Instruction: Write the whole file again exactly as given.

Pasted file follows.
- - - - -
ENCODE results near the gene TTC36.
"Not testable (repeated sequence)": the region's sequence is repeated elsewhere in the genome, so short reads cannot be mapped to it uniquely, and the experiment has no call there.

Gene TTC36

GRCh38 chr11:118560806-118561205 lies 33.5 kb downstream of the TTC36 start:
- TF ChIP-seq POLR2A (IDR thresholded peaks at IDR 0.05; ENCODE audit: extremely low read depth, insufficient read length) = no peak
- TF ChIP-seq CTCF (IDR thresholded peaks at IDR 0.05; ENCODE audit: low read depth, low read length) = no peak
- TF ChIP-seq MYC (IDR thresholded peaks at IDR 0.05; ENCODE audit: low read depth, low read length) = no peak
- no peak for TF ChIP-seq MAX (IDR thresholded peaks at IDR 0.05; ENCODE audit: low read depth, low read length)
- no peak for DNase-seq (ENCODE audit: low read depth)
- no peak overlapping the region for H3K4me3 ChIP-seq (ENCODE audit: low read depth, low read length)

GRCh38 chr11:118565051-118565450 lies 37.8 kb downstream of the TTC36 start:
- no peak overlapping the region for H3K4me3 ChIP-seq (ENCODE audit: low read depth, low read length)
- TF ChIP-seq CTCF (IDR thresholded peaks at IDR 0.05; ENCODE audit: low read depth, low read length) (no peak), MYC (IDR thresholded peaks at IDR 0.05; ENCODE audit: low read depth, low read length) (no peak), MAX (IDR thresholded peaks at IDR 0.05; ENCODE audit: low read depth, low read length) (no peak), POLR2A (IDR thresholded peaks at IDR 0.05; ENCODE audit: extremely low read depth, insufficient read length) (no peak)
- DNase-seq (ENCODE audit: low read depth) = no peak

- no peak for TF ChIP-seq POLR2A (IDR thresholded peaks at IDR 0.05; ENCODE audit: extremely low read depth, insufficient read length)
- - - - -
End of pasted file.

ENCODE results near the gene TTC36.
"Not testable (repeated sequence)": the region's sequence is repeated elsewhere in the genome, so short reads cannot be mapped to it uniquely, and the experiment has no call there.

Gene TTC36

GRCh38 chr11:118560806-118561205 lies 33.5 kb downstream of the TTC36 start:
- TF ChIP-seq POLR2A (IDR thresholded peaks at IDR 0.05; ENCODE audit: extremely low read depth, insufficient read length) = no peak
- TF ChIP-seq CTCF (IDR thresholded peaks at IDR 0.05; ENCODE audit: low read depth, low read length) = no peak
- TF ChIP-seq MYC (IDR thresholded peaks at IDR 0.05; ENCODE audit: low read depth, low read length) = no peak
- no peak for TF ChIP-seq MAX (IDR thresholded peaks at IDR 0.05; ENCODE audit: low read depth, low read length)
- no peak for DNase-seq (ENCODE audit: low read depth)
- no peak overlapping the region for H3K4me3 ChIP-seq (ENCODE audit: low read depth, low read length)

GRCh38 chr11:118565051-118565450 lies 37.8 kb downstream of the TTC36 start:
- no peak overlapping the region for H3K4me3 ChIP-seq (ENCODE audit: low read depth, low read length)
- TF ChIP-seq CTCF (IDR thresholded peaks at IDR 0.05; ENCODE audit: low read depth, low read length) (no peak), MYC (IDR thresholded peaks at IDR 0.05; ENCODE audit: low read depth, low read length) (no peak), MAX (IDR thresholded peaks at IDR 0.05; ENCODE audit: low read depth, low read length) (no peak), POLR2A (IDR thresholded peaks at IDR 0.05; ENCODE audit: extremely low read depth, insufficient read length) (no peak)
- DNase-seq (ENCODE audit: low read depth) = no peak

- no peak for TF ChIP-seq POLR2A (IDR thresholded peaks at IDR 0.05; ENCODE audit: extremely low read depth, insufficient read length)